Julien Baker is tiny. When she stands on a stage with her guitar in front of her, she almost disappears. But the minute she opens her mouth, it's easy to forget that she's only 20 years old. Her voice has raw honesty, depth, and a wise and engaging maturity.
Baker's debut album Sprained Ankle (2015) is an emotional, personal deep-dive into faith, self-awareness, and fear. It's an album as arresting as it is relatable. Like Julien, Sprained Ankle is gentle and careful and unstoppably honest.
I talked to Julien Baker about the warm embrace of the indie rock community, her faith, and her obsession with Jessica Jones.
To start off, can you tell me a little bit about how you wrote this album?
There was a lot going on at that time. It was my first year away [from home] and I had a lot of stuff changing in my life that led to some emotional turmoil. Your typical coming-of-age narrative. I was really isolated, but I had all of these songs and I just wrote them about the questions that were coming up in my own life.
I would stay out super late, because I had one friend total in college. I would go to the practice rooms and knock on the door and the custodian in the music building would have to let me in. I would stay there until 2 a.m. writing songs because I had nowhere else to be and nothing else to do. But it helped a lot to not feel so alone.
When I went and recorded them, I never imagined that [these songs] would have the audience they have now. It’s been kind of wild to realize that those were things I wrote just to get them out of me, and now they’re out there on stage.
At what point did you realize that you could actually tour with these songs? That they weren’t just for you?
I’d always known that music is more than just for you. There’s this propensity for every artist to say: I make art for art’s sake, and I make what I’m happy with, and the art is self-serving and the art is for me. And that’s true. I quote one of my roommates all the time that art has to be selfish to be honest. But you’re always aware that there are people outside of you.
I thought it would be a very small sphere of influence. When I put my album up on Bandcamp, I knew it would get heard by a few folks, but I didn’t think it would be more than that. It felt like, you know, sometimes you let your friends see your poems and you’re embarrassed. When the single came out on NPR, I was like, “Oh man, a lot of people are going hear that.” Not "a lot of people" like a lot of people listen to “Dark Horse” by Katy Perry, but more than I thought.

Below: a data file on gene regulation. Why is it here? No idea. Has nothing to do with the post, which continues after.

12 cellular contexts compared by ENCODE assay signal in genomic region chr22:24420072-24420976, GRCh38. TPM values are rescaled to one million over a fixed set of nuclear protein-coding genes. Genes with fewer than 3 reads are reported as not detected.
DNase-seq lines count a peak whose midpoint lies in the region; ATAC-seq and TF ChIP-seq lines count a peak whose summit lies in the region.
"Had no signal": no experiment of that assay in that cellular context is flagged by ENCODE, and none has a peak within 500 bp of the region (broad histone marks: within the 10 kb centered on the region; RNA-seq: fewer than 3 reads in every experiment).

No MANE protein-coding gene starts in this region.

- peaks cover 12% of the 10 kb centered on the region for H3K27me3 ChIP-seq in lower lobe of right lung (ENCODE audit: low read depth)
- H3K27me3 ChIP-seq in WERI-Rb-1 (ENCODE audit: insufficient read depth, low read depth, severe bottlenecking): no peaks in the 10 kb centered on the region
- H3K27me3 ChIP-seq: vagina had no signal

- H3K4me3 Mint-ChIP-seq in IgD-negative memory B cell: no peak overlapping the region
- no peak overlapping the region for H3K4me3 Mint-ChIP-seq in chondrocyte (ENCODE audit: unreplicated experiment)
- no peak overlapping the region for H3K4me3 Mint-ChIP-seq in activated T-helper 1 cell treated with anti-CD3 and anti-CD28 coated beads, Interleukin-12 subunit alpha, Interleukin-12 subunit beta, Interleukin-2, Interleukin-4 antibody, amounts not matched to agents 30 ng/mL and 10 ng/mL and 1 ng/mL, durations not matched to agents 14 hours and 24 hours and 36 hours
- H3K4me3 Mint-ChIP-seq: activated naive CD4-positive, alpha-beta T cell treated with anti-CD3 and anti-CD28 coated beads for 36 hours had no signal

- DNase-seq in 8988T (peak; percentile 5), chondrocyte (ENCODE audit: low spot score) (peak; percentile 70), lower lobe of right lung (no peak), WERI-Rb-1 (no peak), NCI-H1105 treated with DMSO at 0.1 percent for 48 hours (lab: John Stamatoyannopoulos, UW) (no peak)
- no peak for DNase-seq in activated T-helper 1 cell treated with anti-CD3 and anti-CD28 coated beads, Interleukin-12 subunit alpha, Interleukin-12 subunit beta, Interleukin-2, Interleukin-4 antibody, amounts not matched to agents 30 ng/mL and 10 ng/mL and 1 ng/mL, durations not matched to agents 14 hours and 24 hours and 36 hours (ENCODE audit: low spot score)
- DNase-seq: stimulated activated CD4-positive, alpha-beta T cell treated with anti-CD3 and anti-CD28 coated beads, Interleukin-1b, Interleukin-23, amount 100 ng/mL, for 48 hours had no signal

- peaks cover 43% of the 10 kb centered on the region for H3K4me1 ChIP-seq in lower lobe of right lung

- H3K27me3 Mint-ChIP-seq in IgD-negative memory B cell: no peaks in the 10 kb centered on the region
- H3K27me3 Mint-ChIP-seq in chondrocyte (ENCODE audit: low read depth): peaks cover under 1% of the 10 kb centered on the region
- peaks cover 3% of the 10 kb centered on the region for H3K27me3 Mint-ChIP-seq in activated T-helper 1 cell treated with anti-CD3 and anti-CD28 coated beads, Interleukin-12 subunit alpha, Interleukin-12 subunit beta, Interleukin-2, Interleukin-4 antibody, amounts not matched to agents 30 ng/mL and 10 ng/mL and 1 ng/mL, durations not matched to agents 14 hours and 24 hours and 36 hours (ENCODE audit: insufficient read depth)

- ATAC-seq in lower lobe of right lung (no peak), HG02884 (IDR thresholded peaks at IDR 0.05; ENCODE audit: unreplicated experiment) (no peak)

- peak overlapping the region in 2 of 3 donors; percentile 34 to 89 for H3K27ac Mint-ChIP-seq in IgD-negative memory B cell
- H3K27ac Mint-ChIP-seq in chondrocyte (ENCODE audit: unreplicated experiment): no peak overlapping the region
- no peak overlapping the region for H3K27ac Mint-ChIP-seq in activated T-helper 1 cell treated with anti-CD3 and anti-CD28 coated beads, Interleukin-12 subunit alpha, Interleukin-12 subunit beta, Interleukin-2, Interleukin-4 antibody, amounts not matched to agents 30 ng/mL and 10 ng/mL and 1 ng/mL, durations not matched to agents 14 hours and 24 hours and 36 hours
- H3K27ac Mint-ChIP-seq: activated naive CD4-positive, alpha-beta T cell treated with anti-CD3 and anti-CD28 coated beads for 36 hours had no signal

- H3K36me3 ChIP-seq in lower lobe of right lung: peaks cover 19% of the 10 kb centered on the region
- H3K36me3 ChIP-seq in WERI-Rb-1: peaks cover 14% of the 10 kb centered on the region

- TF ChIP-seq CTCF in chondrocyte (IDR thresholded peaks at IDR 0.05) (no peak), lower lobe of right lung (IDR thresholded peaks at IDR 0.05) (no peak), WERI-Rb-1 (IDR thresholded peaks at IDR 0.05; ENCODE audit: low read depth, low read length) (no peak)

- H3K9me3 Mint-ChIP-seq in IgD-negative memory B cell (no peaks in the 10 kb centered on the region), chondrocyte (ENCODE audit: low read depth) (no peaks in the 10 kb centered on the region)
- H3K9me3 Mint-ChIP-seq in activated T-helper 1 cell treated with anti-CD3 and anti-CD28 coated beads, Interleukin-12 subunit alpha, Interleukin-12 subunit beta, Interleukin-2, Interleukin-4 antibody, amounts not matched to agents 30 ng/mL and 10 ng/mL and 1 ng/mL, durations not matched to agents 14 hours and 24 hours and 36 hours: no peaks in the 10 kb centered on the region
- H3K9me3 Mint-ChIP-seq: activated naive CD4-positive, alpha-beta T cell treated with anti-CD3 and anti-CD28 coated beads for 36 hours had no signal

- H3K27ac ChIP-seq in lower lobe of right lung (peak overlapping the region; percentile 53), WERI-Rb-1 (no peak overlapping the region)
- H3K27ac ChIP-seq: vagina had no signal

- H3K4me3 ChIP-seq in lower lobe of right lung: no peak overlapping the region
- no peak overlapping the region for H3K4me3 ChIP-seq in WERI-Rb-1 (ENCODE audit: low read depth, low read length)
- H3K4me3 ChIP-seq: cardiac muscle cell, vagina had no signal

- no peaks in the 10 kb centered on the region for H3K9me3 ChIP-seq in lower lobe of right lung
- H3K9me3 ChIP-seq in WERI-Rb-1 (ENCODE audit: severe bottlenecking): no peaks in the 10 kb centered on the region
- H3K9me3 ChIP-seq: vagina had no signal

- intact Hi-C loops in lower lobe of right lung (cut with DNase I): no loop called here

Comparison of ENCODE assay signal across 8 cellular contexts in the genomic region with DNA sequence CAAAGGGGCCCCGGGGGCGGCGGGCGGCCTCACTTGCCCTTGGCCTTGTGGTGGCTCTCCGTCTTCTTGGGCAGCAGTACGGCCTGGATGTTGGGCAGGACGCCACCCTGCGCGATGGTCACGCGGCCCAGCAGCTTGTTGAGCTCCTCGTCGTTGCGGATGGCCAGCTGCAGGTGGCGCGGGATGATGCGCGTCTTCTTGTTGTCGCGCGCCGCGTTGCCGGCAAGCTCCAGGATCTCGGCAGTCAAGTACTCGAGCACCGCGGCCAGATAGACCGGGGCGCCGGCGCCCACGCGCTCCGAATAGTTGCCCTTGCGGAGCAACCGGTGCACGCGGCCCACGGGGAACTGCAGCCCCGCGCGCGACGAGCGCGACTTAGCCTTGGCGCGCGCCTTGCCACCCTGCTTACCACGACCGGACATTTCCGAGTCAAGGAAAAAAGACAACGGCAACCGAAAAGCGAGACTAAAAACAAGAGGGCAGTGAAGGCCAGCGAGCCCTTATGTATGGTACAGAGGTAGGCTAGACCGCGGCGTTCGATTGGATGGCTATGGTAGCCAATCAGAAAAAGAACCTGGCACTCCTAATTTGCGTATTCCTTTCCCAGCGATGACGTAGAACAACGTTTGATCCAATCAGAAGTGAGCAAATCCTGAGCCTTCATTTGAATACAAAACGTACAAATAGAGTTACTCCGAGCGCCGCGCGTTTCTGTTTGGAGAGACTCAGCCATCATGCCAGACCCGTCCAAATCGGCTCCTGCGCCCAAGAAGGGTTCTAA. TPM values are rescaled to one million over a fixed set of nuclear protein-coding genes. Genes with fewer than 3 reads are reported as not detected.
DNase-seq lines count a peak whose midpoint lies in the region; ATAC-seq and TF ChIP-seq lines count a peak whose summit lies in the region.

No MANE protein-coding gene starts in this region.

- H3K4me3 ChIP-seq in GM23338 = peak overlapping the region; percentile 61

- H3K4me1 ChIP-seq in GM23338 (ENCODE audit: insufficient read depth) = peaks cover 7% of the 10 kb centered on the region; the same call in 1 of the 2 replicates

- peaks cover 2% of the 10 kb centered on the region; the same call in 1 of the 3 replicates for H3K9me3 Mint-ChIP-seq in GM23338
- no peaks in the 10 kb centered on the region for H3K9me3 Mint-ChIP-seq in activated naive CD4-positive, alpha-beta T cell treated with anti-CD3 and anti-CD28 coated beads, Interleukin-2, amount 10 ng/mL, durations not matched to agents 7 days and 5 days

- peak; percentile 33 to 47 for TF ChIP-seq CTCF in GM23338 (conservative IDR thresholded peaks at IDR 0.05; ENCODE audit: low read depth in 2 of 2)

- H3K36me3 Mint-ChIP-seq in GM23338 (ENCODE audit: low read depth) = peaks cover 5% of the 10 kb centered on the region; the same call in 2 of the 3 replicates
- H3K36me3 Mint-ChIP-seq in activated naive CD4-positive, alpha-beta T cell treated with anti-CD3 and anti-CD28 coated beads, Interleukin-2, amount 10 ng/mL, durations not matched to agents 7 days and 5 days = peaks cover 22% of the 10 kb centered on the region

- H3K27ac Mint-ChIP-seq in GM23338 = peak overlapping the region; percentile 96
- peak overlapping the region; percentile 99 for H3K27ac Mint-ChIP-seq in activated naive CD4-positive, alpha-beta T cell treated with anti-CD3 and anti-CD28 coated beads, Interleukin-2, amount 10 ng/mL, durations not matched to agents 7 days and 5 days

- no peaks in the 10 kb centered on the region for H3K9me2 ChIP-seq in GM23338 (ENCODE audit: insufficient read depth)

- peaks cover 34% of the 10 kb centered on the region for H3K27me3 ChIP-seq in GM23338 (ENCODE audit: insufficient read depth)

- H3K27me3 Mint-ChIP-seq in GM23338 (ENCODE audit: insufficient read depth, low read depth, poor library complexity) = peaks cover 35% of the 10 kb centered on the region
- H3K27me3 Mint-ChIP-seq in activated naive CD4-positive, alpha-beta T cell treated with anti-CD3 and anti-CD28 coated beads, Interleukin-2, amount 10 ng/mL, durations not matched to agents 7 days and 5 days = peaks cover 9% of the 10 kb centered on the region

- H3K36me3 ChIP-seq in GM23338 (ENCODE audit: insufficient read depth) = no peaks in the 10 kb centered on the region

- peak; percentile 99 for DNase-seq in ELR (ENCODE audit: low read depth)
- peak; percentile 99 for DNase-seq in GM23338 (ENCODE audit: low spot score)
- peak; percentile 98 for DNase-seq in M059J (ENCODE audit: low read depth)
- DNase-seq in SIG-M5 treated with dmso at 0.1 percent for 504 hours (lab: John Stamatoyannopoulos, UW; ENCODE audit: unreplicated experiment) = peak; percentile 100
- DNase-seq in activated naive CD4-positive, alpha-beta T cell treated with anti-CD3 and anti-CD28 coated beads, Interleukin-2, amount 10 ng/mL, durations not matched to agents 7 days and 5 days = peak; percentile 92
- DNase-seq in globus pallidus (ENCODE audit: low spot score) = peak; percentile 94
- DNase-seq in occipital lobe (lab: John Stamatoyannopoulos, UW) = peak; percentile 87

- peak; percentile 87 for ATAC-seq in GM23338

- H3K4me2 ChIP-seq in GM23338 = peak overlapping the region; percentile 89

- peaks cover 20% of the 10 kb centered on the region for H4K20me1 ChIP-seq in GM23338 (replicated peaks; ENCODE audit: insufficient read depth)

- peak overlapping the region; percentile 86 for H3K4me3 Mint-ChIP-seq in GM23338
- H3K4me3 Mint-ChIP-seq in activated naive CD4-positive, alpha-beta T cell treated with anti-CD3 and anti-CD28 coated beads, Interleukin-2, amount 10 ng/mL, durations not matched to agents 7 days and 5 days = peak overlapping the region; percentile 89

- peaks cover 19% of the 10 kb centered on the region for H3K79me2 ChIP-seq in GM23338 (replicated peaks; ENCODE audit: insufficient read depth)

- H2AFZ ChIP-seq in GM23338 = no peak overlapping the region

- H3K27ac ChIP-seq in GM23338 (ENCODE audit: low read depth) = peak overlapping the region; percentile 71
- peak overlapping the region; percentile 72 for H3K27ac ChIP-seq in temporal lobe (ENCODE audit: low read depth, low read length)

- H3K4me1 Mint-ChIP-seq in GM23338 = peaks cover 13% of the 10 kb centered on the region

Wait, so are you embarrassed? Do you feel protective of these songs because of their intimacy?
Yes and no. I get embarrassed and really self-aware. It’s gotten better as I’ve been performing them again and again and again. You write them as a piece of art. You’re exorcising this from yourself. But once it is art, I can detach from it and view it in a more creative way.
You start playing these more formal tours. It’s not just a handful of kids, so you have to think, I’m displaying these emotions. Do I want to tear myself down on stage every night? Or do I want to choose to be open and honest?
I was at a Mercury Lounge show in New York, and I was just in awe. Like, here we are, a room full of people, and we share this intimate bond. They know my deepest secrets, and I don’t even know their first names. It’s a tough thing to get used to. But what’s so precious to me, and what makes it worth it, is talking to kids at the merch table and just hearing what they got out of the songs.
A lot of times we haven’t had the exact same experience, but something similar has happened. There was a girl in Columbus, Ohio who came up to me at a show and she said, “I see you have a rainbow guitar strap. I got thrown out of Christian school for having a rainbow guitar strap.” And I just told her, I’m so sorry. That’s not what God would do. Or I don’t think that’s what God would do. I’ll get embarrassed because I’ll think, like, “Rejoice” is too much. Should I even play this, because I’m going to freak people out? But I feel motivated to play it anyway because of that feeling of fear. You should get over yourself enough to say, “I don’t care if this is embarrassing if someone else gets something out of it.”